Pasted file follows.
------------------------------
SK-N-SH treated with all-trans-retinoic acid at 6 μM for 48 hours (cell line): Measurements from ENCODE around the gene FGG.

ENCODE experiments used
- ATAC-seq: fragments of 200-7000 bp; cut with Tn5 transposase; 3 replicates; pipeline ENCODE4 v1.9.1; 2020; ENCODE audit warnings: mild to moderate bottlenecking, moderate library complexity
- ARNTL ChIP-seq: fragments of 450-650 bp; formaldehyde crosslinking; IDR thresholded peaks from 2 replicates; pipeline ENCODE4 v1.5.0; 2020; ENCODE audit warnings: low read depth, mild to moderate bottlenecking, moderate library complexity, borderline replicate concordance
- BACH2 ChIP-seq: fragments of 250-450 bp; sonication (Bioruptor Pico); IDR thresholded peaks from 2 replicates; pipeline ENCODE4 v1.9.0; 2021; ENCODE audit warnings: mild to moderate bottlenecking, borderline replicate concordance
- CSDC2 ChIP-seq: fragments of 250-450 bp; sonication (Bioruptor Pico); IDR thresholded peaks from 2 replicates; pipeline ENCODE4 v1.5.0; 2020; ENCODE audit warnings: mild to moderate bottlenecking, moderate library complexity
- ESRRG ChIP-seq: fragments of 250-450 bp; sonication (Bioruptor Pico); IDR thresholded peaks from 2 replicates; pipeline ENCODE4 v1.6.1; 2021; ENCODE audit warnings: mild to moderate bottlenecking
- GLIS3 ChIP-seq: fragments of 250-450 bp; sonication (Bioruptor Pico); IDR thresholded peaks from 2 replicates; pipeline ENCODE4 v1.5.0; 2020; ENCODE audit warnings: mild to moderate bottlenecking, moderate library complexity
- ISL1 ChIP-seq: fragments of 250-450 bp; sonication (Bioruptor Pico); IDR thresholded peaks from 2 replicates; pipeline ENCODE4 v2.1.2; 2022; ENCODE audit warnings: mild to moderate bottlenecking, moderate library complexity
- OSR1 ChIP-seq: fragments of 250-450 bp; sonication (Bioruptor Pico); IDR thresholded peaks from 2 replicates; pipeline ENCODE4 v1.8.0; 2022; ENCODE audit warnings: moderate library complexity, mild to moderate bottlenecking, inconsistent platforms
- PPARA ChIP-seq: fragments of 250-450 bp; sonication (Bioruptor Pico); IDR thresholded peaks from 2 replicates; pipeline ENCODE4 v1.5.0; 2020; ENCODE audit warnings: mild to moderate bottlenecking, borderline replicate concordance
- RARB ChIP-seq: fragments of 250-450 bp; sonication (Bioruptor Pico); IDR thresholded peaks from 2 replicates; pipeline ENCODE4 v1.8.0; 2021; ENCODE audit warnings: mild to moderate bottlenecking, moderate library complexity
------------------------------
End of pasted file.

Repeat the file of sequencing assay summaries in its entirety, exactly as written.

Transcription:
SK-N-SH treated with all-trans-retinoic acid at 6 μM for 48 hours (cell line): Measurements from ENCODE around the gene FGG.

ENCODE experiments used
- ATAC-seq: fragments of 200-7000 bp; cut with Tn5 transposase; 3 replicates; pipeline ENCODE4 v1.9.1; 2020; ENCODE audit warnings: mild to moderate bottlenecking, moderate library complexity
- ARNTL ChIP-seq: fragments of 450-650 bp; formaldehyde crosslinking; IDR thresholded peaks from 2 replicates; pipeline ENCODE4 v1.5.0; 2020; ENCODE audit warnings: low read depth, mild to moderate bottlenecking, moderate library complexity, borderline replicate concordance
- BACH2 ChIP-seq: fragments of 250-450 bp; sonication (Bioruptor Pico); IDR thresholded peaks from 2 replicates; pipeline ENCODE4 v1.9.0; 2021; ENCODE audit warnings: mild to moderate bottlenecking, borderline replicate concordance
- CSDC2 ChIP-seq: fragments of 250-450 bp; sonication (Bioruptor Pico); IDR thresholded peaks from 2 replicates; pipeline ENCODE4 v1.5.0; 2020; ENCODE audit warnings: mild to moderate bottlenecking, moderate library complexity
- ESRRG ChIP-seq: fragments of 250-450 bp; sonication (Bioruptor Pico); IDR thresholded peaks from 2 replicates; pipeline ENCODE4 v1.6.1; 2021; ENCODE audit warnings: mild to moderate bottlenecking
- GLIS3 ChIP-seq: fragments of 250-450 bp; sonication (Bioruptor Pico); IDR thresholded peaks from 2 replicates; pipeline ENCODE4 v1.5.0; 2020; ENCODE audit warnings: mild to moderate bottlenecking, moderate library complexity
- ISL1 ChIP-seq: fragments of 250-450 bp; sonication (Bioruptor Pico); IDR thresholded peaks from 2 replicates; pipeline ENCODE4 v2.1.2; 2022; ENCODE audit warnings: mild to moderate bottlenecking, moderate library complexity
- OSR1 ChIP-seq: fragments of 250-450 bp; sonication (Bioruptor Pico); IDR thresholded peaks from 2 replicates; pipeline ENCODE4 v1.8.0; 2022; ENCODE audit warnings: moderate library complexity, mild to moderate bottlenecking, inconsistent platforms
- PPARA ChIP-seq: fragments of 250-450 bp; sonication (Bioruptor Pico); IDR thresholded peaks from 2 replicates; pipeline ENCODE4 v1.5.0; 2020; ENCODE audit warnings: mild to moderate bottlenecking, borderline replicate concordance
- RARB ChIP-seq: fragments of 250-450 bp; sonication (Bioruptor Pico); IDR thresholded peaks from 2 replicates; pipeline ENCODE4 v1.8.0; 2021; ENCODE audit warnings: mild to moderate bottlenecking, moderate library complexity